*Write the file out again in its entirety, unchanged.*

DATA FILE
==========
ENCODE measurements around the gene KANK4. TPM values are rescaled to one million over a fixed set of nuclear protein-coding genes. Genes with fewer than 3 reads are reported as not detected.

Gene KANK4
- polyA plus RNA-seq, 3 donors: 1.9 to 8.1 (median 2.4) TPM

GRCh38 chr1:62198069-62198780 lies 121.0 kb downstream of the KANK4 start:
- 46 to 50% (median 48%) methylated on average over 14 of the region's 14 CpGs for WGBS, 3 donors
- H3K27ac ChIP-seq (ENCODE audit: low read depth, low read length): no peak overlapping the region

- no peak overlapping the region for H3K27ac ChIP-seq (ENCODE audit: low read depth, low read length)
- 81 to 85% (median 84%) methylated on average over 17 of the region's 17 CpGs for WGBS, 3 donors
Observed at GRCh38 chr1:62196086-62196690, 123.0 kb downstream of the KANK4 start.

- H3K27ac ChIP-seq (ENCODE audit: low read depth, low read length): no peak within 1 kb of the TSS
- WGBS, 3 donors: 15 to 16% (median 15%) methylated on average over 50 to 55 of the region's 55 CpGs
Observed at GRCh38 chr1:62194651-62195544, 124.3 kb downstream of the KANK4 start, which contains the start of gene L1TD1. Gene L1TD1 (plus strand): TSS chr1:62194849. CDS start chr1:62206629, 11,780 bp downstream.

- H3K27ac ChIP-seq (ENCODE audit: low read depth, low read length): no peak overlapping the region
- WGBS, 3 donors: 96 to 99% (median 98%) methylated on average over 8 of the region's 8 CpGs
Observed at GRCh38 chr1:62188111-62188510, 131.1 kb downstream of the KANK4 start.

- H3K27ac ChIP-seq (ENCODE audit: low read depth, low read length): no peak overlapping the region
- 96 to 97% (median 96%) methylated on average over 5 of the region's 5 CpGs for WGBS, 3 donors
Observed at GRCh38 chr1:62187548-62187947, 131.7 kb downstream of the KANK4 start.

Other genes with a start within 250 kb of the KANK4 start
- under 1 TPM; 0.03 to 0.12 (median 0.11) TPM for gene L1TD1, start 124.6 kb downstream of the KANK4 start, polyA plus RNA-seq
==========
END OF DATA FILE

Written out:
ENCODE measurements around the gene KANK4. TPM values are rescaled to one million over a fixed set of nuclear protein-coding genes. Genes with fewer than 3 reads are reported as not detected.

Gene KANK4
- polyA plus RNA-seq, 3 donors: 1.9 to 8.1 (median 2.4) TPM

GRCh38 chr1:62198069-62198780 lies 121.0 kb downstream of the KANK4 start:
- 46 to 50% (median 48%) methylated on average over 14 of the region's 14 CpGs for WGBS, 3 donors
- H3K27ac ChIP-seq (ENCODE audit: low read depth, low read length): no peak overlapping the region

- no peak overlapping the region for H3K27ac ChIP-seq (ENCODE audit: low read depth, low read length)
- 81 to 85% (median 84%) methylated on average over 17 of the region's 17 CpGs for WGBS, 3 donors
Observed at GRCh38 chr1:62196086-62196690, 123.0 kb downstream of the KANK4 start.

- H3K27ac ChIP-seq (ENCODE audit: low read depth, low read length): no peak within 1 kb of the TSS
- WGBS, 3 donors: 15 to 16% (median 15%) methylated on average over 50 to 55 of the region's 55 CpGs
Observed at GRCh38 chr1:62194651-62195544, 124.3 kb downstream of the KANK4 start, which contains the start of gene L1TD1. Gene L1TD1 (plus strand): TSS chr1:62194849. CDS start chr1:62206629, 11,780 bp downstream.

- H3K27ac ChIP-seq (ENCODE audit: low read depth, low read length): no peak overlapping the region
- WGBS, 3 donors: 96 to 99% (median 98%) methylated on average over 8 of the region's 8 CpGs
Observed at GRCh38 chr1:62188111-62188510, 131.1 kb downstream of the KANK4 start.

- H3K27ac ChIP-seq (ENCODE audit: low read depth, low read length): no peak overlapping the region
- 96 to 97% (median 96%) methylated on average over 5 of the region's 5 CpGs for WGBS, 3 donors
Observed at GRCh38 chr1:62187548-62187947, 131.7 kb downstream of the KANK4 start.

Other genes with a start within 250 kb of the KANK4 start
- under 1 TPM; 0.03 to 0.12 (median 0.11) TPM for gene L1TD1, start 124.6 kb downstream of the KANK4 start, polyA plus RNA-seq